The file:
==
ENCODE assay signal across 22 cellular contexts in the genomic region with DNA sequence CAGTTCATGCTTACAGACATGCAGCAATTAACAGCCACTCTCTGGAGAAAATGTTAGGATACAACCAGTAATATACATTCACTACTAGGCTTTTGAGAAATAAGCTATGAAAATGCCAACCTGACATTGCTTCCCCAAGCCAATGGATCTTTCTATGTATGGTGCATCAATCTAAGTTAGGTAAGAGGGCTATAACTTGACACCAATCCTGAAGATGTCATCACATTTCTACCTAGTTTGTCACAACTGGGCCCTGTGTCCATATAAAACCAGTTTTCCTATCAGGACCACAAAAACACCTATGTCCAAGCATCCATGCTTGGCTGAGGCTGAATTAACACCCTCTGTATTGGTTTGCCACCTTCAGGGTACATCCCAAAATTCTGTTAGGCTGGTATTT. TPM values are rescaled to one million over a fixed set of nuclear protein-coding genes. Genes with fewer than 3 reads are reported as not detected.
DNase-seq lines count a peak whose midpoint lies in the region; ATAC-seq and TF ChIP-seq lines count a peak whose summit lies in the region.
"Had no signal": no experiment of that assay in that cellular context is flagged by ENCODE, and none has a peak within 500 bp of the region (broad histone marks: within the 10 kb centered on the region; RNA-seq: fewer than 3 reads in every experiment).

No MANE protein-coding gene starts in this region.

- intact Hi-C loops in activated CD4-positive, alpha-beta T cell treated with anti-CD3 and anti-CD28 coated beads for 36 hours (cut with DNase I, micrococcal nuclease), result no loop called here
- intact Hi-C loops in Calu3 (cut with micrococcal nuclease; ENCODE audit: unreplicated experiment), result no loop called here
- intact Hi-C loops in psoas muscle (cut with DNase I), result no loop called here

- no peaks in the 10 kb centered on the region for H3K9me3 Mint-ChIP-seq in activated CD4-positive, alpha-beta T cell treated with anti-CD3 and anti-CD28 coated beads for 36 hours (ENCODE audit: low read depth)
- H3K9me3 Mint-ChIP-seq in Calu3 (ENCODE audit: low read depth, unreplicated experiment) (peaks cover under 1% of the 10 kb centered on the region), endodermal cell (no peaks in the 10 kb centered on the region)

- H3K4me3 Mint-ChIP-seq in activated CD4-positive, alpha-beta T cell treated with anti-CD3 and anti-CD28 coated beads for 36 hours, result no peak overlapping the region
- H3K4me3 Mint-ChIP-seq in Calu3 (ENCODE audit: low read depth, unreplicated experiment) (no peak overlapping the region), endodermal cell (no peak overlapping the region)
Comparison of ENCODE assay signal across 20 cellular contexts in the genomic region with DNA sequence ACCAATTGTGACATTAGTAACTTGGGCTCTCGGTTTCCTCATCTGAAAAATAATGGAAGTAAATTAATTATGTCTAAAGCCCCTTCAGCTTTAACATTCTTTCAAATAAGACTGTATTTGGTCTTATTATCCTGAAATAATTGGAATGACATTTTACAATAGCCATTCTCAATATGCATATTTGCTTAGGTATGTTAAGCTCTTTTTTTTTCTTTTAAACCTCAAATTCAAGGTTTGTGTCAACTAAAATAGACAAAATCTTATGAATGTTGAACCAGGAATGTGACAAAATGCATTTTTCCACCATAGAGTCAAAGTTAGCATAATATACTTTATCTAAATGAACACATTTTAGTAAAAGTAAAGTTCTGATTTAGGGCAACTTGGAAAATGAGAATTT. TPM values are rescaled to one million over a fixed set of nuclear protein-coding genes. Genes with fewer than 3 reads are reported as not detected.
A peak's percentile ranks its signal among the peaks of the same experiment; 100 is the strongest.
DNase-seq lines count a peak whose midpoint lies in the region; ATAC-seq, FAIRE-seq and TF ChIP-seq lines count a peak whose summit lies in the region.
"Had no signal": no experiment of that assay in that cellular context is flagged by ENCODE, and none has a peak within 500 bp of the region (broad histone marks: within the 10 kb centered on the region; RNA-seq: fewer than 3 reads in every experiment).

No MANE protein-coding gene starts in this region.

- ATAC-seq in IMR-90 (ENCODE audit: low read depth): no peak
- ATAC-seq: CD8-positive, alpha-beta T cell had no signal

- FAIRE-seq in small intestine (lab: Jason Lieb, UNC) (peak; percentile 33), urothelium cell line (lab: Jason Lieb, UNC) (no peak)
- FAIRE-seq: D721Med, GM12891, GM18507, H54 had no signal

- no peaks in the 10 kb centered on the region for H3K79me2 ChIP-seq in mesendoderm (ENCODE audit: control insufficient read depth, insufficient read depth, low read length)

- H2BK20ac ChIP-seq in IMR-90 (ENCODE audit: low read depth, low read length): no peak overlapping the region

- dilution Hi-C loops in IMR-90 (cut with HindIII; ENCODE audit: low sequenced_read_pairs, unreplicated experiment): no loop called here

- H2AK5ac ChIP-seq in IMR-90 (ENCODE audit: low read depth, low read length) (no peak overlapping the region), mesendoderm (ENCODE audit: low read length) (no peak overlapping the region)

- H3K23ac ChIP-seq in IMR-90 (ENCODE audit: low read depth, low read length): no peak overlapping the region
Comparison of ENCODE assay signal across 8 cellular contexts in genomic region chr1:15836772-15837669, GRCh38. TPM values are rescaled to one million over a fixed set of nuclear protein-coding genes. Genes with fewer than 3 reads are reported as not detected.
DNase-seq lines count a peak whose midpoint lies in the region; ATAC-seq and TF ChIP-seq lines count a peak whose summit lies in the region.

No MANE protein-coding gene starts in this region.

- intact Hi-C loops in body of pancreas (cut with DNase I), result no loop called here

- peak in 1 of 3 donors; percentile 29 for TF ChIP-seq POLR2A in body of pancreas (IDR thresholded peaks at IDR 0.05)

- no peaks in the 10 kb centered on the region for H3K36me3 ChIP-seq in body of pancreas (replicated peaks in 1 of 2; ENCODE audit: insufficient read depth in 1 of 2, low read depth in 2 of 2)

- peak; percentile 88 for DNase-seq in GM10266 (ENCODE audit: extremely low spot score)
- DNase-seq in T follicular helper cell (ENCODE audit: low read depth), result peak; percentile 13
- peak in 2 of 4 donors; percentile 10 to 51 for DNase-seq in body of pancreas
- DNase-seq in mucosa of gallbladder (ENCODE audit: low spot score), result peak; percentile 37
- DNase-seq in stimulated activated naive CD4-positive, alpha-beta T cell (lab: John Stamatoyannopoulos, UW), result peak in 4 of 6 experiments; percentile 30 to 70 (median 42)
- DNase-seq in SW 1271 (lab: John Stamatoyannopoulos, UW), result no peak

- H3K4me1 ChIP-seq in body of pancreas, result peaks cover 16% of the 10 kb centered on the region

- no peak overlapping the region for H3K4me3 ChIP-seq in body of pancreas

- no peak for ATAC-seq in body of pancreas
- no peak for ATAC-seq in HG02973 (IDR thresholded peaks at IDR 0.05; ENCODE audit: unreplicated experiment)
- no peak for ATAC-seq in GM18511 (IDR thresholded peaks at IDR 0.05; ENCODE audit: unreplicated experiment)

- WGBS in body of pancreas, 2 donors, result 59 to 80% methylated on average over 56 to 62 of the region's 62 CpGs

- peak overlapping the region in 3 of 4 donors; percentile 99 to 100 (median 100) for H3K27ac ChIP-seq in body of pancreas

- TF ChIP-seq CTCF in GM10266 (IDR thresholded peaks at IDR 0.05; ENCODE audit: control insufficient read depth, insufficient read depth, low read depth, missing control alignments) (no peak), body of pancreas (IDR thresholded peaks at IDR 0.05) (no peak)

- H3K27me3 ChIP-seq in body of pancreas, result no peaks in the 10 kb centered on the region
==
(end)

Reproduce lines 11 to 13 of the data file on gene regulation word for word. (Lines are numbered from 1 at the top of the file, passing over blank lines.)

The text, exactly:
- H3K4me3 Mint-ChIP-seq in Calu3 (ENCODE audit: low read depth, unreplicated experiment) (no peak overlapping the region), endodermal cell (no peak overlapping the region)
Comparison of ENCODE assay signal across 20 cellular contexts in the genomic region with DNA sequence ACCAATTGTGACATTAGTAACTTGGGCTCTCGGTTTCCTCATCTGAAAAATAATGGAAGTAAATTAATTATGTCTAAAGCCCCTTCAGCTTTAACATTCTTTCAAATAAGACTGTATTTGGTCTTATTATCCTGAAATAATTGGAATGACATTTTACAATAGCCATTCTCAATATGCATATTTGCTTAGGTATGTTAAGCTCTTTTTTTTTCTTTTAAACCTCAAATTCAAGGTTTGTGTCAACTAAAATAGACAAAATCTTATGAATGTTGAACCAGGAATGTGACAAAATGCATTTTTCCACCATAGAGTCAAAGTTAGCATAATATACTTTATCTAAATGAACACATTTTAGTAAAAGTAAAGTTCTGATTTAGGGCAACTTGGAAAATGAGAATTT. TPM values are rescaled to one million over a fixed set of nuclear protein-coding genes. Genes with fewer than 3 reads are reported as not detected.
A peak's percentile ranks its signal among the peaks of the same experiment; 100 is the strongest.